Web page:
Educational Theorists

I see many people talking and using Maria Montessori's way of teaching and learning practices. But many have no idea about her philosophy or many other wonderful philosophers' ideas about learning and development. Each week, I will be posting about a new philosopher and briefly their theories. I would love to hear what you think of their philosophy or if you have heard of them in the comments. 

The first philosopher I want to talk about is Piaget's Stages of Cognitive Development:

Jean Piaget's theory is based on children organizing the environment around them. We constantly create, refine, change, modify, and recognize our mental representation of experiences. Each developmental stage is built on and incorporates the accomplishments of the previous one. 

Stage 1- Sensorimotor stage- (Birth- 2 years) - Children learn to identify object permanence. Realize they are separate from things around them. That an action equals a reaction. Learn about the world through their senses.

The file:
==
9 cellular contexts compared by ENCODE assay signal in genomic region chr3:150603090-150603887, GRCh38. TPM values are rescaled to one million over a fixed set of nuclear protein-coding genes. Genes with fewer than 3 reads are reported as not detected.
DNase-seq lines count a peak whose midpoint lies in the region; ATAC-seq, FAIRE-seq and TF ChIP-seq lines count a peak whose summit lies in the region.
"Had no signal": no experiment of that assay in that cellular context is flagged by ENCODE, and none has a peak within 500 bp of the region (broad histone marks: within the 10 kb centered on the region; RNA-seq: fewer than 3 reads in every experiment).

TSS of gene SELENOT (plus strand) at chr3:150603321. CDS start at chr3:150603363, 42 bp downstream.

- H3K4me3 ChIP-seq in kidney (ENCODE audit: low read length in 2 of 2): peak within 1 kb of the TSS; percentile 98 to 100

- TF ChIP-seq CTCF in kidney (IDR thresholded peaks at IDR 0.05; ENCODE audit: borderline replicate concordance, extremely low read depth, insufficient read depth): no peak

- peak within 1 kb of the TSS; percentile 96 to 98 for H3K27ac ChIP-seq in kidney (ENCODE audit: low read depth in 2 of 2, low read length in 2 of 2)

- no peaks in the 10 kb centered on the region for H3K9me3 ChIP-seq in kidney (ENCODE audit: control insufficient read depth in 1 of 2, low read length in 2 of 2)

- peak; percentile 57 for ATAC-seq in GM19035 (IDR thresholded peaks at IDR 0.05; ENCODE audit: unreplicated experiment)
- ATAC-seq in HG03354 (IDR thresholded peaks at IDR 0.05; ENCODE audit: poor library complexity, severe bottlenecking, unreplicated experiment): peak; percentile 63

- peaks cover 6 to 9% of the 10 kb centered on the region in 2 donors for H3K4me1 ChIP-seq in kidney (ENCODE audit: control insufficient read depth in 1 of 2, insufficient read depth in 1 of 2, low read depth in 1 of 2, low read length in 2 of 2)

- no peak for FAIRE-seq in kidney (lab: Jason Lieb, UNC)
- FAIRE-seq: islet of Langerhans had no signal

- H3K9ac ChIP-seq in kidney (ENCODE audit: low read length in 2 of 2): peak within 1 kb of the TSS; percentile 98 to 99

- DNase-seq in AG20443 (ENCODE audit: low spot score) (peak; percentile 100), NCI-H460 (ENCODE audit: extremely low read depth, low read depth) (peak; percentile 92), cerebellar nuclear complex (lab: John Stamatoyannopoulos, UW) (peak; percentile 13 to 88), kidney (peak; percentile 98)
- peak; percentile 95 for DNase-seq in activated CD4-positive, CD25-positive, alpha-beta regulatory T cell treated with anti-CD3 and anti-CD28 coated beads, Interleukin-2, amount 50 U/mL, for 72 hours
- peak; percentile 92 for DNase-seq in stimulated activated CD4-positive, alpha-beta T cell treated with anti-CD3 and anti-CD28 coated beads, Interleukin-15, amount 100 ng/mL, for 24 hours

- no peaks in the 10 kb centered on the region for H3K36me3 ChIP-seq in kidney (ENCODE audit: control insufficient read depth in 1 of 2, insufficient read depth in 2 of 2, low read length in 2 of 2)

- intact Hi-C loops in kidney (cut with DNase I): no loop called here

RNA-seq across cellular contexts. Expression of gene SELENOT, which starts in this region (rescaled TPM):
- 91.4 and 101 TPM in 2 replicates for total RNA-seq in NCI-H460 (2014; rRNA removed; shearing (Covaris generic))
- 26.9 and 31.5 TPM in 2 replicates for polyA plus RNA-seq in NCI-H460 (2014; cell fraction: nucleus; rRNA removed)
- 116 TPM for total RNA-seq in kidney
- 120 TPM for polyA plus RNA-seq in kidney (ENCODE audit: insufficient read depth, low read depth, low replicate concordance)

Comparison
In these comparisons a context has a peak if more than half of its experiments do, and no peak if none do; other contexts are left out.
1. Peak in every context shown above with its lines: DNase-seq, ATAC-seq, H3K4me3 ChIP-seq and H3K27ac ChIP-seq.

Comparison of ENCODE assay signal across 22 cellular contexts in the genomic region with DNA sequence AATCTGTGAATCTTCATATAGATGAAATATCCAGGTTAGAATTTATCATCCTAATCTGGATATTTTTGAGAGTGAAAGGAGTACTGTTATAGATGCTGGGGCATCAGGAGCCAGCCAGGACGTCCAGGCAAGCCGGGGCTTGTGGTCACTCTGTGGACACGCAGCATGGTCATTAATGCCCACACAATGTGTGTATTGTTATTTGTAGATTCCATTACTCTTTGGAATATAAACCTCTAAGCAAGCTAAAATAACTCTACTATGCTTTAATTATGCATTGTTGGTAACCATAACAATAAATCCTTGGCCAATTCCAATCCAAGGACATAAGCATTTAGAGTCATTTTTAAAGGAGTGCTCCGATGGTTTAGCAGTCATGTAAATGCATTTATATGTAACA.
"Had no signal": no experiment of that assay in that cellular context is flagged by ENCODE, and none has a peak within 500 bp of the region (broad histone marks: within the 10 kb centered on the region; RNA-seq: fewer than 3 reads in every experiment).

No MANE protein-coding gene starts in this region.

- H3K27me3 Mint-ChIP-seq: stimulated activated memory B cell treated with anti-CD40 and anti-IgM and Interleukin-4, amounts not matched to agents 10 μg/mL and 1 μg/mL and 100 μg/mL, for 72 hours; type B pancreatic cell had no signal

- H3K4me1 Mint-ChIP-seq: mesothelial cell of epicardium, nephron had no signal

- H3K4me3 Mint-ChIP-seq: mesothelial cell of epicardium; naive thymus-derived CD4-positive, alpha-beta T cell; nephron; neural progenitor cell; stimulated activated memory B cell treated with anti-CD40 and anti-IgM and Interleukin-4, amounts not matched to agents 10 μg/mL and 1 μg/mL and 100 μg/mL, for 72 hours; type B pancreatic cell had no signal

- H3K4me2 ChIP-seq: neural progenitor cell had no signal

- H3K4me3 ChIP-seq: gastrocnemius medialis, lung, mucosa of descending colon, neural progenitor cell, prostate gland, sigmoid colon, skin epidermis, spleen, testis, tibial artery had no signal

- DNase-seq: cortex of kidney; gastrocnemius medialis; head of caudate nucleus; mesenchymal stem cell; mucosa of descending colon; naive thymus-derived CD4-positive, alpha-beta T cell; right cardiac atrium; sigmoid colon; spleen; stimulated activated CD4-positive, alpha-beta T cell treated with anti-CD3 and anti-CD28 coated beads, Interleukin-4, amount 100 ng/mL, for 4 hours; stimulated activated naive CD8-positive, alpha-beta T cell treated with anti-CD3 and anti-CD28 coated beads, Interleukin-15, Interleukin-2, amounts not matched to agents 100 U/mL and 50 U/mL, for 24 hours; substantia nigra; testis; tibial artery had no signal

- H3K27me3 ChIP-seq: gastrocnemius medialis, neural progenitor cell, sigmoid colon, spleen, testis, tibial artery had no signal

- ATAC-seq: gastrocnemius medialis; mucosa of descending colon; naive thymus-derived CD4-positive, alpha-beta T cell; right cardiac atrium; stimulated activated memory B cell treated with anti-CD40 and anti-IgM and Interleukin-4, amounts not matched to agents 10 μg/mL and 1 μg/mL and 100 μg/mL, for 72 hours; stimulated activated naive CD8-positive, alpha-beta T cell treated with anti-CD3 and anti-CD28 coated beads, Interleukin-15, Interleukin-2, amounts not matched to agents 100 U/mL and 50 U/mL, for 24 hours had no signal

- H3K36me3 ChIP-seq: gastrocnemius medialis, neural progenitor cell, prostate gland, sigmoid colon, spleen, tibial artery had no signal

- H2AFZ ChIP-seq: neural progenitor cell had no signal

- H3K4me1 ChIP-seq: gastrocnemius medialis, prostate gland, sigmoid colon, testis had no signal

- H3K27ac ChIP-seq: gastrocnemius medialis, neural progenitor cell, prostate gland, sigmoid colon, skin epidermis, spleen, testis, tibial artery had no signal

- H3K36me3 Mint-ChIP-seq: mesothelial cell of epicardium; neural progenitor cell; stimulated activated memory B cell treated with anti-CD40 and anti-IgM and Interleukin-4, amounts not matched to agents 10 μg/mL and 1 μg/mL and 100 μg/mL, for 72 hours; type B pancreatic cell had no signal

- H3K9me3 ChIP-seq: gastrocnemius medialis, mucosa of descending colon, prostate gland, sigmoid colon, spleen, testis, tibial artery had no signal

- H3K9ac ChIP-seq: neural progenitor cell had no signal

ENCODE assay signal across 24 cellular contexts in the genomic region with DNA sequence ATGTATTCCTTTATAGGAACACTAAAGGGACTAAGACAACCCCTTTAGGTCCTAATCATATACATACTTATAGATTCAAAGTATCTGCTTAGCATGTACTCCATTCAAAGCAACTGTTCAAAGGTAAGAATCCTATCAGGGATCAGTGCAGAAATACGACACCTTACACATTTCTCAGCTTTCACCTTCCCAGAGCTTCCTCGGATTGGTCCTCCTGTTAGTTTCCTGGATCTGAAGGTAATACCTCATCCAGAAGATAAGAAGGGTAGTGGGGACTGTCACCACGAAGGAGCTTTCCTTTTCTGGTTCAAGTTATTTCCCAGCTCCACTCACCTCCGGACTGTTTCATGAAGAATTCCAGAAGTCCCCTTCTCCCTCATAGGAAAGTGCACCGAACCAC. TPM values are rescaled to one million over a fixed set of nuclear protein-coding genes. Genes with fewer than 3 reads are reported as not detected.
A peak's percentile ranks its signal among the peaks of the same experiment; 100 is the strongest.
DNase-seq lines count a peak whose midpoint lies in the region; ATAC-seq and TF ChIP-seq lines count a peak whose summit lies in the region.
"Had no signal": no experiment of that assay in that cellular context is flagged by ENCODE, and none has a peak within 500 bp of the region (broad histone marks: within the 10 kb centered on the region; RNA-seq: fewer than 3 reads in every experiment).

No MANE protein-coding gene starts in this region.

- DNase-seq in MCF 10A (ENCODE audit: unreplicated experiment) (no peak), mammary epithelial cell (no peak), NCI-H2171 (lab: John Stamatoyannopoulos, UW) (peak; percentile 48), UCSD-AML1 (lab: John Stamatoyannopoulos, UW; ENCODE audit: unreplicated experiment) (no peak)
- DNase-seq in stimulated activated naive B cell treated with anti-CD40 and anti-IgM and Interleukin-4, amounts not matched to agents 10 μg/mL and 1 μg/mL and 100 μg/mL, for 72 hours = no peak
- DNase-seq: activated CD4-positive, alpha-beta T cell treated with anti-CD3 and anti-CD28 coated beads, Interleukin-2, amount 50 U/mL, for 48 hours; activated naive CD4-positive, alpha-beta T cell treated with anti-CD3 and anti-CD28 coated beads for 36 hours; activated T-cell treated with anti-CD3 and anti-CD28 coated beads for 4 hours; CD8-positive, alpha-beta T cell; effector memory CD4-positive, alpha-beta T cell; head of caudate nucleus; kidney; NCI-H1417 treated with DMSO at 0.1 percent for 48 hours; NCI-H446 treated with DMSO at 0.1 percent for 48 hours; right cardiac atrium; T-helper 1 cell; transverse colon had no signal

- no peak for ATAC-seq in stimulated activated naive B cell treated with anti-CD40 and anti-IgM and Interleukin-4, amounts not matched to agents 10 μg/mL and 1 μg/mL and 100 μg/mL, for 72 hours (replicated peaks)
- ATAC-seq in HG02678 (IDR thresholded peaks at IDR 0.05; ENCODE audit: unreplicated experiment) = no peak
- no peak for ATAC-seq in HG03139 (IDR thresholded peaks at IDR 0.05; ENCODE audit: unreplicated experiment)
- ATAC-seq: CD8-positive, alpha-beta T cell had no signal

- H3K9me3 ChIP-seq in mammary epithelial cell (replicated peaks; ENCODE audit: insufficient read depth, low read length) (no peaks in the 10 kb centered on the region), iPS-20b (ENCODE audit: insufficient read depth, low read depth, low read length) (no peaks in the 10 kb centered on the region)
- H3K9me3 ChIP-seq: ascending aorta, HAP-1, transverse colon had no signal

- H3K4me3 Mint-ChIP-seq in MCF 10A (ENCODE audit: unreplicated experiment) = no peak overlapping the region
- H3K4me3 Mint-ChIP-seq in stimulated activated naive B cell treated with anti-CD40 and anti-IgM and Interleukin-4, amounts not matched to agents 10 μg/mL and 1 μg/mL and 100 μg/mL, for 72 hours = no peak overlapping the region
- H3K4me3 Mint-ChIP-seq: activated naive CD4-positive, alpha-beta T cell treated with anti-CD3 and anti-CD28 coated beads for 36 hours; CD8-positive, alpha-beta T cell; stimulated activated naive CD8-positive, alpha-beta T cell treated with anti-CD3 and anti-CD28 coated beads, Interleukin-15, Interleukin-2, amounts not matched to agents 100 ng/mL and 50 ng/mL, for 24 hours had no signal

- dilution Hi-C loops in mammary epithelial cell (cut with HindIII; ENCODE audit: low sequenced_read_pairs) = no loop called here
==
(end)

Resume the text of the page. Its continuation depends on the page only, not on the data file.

Stage 2- Preoperational stage- (2- 7 years old)- Children are egocentric. Logical thinking to concrete problems. If you were to roll playdough into two equal balls and ask which one is bigger. They are likely to choose one even though they are the same size. (ask a lot of questions)

Stage 3- Concrete operational stage- (7- 11 years old) - Children are able to conserve but are not able to think abstractly. More logical and organized. 

Stage 4- Formal operational stage- (11 plus) - Children understand roles. Begins to think morally about issues around them. 

Jean Piaget believed that children already used math to solve problems. He believed they already explore, experiment, and make observations daily. Children are continually learning about the world around them. Piaget believed that the development of a child came from within. Children are constantly creating and recreating. He viewed that teachers should not transmit information but guide children to discover. Children must interact with the world to understand it. (constructivism) Piaget also believed that play was essential in development. Practice games, symbolic games, and games with rules. Children learn by interacting verbally, physically, and abstractly. 

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